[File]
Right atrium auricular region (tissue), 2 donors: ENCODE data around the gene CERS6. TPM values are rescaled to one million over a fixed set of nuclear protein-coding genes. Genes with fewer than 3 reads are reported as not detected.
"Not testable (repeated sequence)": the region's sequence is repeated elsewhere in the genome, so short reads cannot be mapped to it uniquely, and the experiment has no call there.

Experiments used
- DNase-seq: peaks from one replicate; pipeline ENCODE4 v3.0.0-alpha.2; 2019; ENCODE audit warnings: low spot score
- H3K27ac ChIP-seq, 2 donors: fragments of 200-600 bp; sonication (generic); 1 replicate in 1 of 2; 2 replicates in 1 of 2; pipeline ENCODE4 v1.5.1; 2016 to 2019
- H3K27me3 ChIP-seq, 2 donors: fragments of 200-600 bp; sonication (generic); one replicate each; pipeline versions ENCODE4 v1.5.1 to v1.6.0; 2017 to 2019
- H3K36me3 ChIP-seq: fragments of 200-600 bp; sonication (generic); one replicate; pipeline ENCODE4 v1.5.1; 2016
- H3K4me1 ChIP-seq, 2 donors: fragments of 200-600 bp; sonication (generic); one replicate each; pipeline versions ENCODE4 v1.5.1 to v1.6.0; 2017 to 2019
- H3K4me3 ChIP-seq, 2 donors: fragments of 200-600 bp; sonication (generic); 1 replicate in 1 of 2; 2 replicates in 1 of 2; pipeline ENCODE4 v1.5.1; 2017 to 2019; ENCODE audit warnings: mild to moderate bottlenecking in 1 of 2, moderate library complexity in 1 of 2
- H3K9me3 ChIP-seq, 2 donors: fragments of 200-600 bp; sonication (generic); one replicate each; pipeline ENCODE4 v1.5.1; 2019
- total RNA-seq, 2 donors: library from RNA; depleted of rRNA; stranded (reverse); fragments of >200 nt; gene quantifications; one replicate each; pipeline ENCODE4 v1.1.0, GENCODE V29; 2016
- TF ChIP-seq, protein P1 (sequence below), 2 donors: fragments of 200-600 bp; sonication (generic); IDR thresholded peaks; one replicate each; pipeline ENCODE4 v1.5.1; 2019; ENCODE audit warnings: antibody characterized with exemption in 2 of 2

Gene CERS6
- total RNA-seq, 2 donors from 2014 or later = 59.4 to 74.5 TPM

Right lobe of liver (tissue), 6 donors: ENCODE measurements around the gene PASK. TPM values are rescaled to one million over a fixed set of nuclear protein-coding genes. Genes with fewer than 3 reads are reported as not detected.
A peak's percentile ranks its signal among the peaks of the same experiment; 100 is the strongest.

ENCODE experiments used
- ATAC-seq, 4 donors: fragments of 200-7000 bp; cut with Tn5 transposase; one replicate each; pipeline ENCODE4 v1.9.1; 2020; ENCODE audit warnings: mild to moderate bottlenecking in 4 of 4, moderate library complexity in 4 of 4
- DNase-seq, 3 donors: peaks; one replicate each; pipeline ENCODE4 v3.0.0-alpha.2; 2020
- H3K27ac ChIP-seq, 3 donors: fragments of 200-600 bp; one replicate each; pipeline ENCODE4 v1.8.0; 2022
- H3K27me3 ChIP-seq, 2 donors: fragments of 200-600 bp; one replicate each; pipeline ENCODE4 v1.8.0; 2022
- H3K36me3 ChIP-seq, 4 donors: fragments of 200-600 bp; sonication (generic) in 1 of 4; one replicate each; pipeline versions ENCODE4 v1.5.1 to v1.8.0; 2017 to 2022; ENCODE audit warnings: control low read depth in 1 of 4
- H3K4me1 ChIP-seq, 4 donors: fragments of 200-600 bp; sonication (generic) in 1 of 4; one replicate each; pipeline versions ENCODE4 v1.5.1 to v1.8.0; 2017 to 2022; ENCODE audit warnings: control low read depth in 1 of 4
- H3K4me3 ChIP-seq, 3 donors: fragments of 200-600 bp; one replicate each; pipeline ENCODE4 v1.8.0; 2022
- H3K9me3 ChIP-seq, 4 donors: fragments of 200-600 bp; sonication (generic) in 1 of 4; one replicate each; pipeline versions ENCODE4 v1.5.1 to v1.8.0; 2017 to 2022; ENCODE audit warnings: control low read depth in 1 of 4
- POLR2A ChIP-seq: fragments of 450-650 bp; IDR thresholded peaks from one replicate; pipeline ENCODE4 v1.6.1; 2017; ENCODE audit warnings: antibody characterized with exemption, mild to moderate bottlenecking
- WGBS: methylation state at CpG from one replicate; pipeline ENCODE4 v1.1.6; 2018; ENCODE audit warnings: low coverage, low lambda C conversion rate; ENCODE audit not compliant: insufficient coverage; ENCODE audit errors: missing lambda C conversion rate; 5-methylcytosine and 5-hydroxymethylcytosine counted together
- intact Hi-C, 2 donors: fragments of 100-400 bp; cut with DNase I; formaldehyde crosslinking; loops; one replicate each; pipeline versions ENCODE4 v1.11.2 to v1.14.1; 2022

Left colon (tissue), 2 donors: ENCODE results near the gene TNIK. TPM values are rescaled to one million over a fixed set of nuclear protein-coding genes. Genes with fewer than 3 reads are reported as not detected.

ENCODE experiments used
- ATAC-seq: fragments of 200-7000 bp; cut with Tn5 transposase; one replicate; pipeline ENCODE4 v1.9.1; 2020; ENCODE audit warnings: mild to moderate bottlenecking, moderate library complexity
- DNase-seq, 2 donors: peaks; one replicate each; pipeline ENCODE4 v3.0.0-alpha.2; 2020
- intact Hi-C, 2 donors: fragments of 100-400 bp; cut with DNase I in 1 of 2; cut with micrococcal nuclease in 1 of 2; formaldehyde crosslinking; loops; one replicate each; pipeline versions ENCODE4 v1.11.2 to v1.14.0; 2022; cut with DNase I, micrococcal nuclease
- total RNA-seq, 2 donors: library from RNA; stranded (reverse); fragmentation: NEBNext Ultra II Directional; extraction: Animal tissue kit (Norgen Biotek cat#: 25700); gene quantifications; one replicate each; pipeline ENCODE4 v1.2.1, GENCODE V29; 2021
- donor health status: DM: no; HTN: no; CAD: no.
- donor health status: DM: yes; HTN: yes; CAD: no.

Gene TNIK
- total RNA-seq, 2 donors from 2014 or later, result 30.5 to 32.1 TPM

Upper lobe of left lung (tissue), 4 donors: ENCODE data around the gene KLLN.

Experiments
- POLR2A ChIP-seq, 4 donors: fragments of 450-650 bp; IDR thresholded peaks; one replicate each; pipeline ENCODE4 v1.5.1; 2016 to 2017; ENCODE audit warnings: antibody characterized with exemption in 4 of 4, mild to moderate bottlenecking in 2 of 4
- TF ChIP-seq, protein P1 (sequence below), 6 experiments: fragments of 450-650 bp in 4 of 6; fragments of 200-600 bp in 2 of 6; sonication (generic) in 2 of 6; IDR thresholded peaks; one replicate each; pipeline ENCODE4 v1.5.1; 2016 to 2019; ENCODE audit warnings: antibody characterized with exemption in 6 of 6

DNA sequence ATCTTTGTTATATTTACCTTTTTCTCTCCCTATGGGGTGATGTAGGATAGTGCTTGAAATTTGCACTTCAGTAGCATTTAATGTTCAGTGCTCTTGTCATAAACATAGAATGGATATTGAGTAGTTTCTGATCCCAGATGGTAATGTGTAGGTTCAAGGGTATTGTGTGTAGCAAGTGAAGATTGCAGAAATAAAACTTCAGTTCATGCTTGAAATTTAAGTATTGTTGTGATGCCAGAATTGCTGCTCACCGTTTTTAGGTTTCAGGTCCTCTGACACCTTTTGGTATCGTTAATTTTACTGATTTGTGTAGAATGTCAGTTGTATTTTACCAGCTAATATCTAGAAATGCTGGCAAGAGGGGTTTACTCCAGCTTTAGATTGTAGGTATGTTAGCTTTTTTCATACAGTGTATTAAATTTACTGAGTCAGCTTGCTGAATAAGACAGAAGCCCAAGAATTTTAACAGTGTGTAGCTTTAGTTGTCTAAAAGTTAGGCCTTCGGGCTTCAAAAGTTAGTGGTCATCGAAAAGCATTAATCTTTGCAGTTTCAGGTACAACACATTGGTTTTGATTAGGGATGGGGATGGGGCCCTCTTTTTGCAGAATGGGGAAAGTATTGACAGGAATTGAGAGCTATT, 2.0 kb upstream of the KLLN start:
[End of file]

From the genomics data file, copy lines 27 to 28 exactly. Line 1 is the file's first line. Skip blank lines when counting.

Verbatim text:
- WGBS: methylation state at CpG from one replicate; pipeline ENCODE4 v1.1.6; 2018; ENCODE audit warnings: low coverage, low lambda C conversion rate; ENCODE audit not compliant: insufficient coverage; ENCODE audit errors: missing lambda C conversion rate; 5-methylcytosine and 5-hydroxymethylcytosine counted together
- intact Hi-C, 2 donors: fragments of 100-400 bp; cut with DNase I; formaldehyde crosslinking; loops; one replicate each; pipeline versions ENCODE4 v1.11.2 to v1.14.1; 2022